Digital Millenium Copyright Act (DMCA)

Digital Millenium Copyright Act (DMCA)
The Digital Millennium Copyright Act (DMCA) is legislation enacted by the United States Congress in October 1998 that made major changes to the US Copyright Act. These changes were necessary in part to bring US Copyright law into compliance with the World Intellectual Property Organization (WIPO) Copyright Treaty and the WIPO Performances Phonograms Treaty. The DMCA also strengthened the legal protection of intellectual property rights in the wake of emerging new information communication technologies.

Digital Millenium Copyright Act (DMCA) and File Sharing at Ozarka College
Downloading and sharing copyrighted material online without permission is unethical and illegal. Ozarka College is dedicated to addressing and resolving issues of copyright infringement, as well as implementing preventative measures and policies to ensure proper use of peer-to-peer (P2P) applications on the campus network.

In addition to sending complaints to Ozarka, copyright owners may also take direct legal action against alleged infringers, and subpoena the college for information about people sharing files. The No Electronic Theft (NET) Act provides for serious criminal penalties, including a fine of up to $250,000 and a potential jail sentence. Lack of knowledge about copyright infringement laws will not excuse one from legal consequences, or from action by the college. It is your responsibility to be aware of the legality of your actions.

How do I know what is legal and what is not when it comes to copying music?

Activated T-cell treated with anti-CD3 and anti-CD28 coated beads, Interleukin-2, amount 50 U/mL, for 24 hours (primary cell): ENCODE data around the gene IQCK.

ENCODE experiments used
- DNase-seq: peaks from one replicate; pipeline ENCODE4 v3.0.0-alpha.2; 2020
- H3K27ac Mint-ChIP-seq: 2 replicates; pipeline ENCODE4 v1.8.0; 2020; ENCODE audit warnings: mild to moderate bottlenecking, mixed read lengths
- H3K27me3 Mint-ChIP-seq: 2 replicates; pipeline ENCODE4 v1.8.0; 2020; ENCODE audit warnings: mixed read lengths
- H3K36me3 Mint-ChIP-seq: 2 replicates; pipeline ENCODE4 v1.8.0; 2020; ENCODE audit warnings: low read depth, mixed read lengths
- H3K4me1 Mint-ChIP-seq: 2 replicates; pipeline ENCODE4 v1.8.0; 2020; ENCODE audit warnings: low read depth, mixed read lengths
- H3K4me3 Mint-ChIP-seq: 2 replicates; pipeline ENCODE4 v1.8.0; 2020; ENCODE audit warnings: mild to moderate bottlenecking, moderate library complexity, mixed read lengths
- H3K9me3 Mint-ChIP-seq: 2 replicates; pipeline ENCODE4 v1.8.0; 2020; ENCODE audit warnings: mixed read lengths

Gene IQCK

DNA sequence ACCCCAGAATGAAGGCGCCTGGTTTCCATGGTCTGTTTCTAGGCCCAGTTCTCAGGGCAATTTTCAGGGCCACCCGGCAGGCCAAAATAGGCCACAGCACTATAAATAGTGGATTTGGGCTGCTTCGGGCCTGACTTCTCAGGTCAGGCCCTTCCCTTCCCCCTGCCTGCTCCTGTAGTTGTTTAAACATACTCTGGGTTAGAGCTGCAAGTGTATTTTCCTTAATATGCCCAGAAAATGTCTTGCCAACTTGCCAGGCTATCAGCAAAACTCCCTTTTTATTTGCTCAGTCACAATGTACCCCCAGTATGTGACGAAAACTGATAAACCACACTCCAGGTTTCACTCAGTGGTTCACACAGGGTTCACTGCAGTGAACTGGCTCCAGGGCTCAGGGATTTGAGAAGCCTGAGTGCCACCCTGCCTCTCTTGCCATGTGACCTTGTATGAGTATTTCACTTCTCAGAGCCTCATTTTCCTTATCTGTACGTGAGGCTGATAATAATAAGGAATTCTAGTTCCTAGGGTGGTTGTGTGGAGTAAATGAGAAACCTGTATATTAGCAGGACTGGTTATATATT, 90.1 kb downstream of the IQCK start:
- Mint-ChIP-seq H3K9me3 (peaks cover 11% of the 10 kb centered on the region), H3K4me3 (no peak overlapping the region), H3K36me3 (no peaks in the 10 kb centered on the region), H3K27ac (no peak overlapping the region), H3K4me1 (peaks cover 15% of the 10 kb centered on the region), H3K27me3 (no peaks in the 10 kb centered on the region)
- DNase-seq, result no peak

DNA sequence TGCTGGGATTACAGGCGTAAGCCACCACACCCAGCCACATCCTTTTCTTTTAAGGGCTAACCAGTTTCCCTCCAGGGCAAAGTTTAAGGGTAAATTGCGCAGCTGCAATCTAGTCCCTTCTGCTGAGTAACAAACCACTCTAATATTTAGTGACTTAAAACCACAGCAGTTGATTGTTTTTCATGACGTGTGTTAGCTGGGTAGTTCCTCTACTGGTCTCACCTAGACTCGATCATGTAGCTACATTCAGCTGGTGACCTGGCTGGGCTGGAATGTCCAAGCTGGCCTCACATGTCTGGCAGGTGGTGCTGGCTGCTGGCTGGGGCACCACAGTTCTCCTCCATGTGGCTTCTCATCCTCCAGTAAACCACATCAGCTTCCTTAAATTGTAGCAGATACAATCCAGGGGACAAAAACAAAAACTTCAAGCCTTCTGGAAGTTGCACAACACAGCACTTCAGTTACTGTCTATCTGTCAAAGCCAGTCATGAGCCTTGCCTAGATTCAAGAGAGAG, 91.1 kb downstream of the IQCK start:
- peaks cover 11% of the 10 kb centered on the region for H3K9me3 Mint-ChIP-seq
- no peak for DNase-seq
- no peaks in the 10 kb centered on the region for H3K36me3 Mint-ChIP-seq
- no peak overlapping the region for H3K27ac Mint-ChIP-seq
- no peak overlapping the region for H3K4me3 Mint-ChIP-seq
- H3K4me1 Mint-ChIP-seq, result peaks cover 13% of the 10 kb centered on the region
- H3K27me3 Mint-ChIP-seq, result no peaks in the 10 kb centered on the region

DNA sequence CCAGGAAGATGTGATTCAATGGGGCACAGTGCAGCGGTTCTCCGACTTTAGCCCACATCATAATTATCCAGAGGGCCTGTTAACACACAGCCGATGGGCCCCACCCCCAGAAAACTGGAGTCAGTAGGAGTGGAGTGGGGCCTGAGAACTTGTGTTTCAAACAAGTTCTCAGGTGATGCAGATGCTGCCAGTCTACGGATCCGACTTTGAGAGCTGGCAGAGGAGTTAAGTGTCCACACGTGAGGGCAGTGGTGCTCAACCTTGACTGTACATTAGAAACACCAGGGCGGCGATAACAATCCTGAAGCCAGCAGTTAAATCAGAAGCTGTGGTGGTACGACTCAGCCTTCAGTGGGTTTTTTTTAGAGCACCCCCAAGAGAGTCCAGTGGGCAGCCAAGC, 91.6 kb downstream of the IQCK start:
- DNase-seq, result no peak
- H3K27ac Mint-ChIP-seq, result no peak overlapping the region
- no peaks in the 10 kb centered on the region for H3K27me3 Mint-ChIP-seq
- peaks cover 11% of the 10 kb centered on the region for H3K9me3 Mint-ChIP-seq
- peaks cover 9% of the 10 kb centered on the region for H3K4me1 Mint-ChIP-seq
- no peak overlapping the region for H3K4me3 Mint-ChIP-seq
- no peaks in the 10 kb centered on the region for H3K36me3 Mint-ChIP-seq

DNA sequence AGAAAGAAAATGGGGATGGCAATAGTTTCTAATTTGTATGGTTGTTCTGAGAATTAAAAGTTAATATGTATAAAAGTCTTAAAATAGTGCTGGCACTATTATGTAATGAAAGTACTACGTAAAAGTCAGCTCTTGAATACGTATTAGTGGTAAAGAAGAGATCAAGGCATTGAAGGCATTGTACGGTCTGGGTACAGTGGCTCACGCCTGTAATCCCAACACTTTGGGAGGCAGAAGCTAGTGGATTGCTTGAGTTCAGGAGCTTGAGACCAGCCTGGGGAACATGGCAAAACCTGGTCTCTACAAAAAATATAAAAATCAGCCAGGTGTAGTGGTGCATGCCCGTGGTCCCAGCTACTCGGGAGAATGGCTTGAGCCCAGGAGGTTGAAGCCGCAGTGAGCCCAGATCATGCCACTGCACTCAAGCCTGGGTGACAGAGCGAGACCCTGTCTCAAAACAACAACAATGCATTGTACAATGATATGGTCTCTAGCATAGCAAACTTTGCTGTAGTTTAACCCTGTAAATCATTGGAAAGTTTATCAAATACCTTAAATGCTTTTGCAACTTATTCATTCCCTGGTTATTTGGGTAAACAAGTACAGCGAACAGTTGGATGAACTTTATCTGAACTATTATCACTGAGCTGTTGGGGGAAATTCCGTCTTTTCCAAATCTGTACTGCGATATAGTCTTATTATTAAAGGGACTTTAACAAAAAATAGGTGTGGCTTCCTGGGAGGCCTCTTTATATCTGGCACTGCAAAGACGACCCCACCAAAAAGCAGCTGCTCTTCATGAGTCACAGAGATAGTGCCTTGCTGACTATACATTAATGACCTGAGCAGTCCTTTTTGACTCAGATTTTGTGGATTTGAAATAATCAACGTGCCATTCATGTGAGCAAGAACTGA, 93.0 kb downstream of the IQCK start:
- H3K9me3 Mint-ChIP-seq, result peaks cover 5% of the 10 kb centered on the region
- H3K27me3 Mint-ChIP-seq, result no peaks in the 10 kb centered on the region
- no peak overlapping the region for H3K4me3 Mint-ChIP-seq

Here is the bottom line: If you distribute copyrighted music without authorization from the copyright owner, you are breaking the law. Distribution can mean anything from "sharing" music files on the Internet to burning multiple copies of copyrighted music onto blank CD-Rs.

Is it illegal to upload music onto the Internet even if I don’t charge for it?
Yes, if the music is protected by copyright and you do not have the copyright holder’s permission. U.S. copyright law prohibits the unauthorized distribution of copyrighted creative work whether or not you charge money for it.

If all I do is download music files, am I still breaking the law?
Yes, if the person or network you are downloading from does not have the copyright holder’s permission. Peer-to-peer systems like KaZaa, Grokster, Gnutella, LimeWire, Morpheus, WinMX, Aimster, and Bearshare have music that is not legal for you to download.

What if I upload or download music to or from a server that is based outside of the U.S.?
If you are in the United States, U.S. law applies to you regardless of where the server may be located.

What if I download or upload poor-quality recordings?
The law prohibits unauthorized copying and/or distribution of digital recordings that are recognizable copies of copyrighted work. The quality of the recordings does not matter.

If I bought the CD, is it okay to make copies of it?
It is illegal to copy a CD for use by someone other than the original purchaser. This means it is illegal to loan a friend a CD for them to copy, and it is illegal for you to make mixed CDs and distribute them to your friends as well.

How do I know if something is copyrighted?
When you buy music legally, there is usually a copyright mark somewhere on the product. Stolen music generally doesn’t bear a copyright mark or warning. Either way, the copyright law still applies. A copyrighted creative work does not have to be marked as such to be protected by law.

Where can I legally download music?
Vist the Center for Copyright Information

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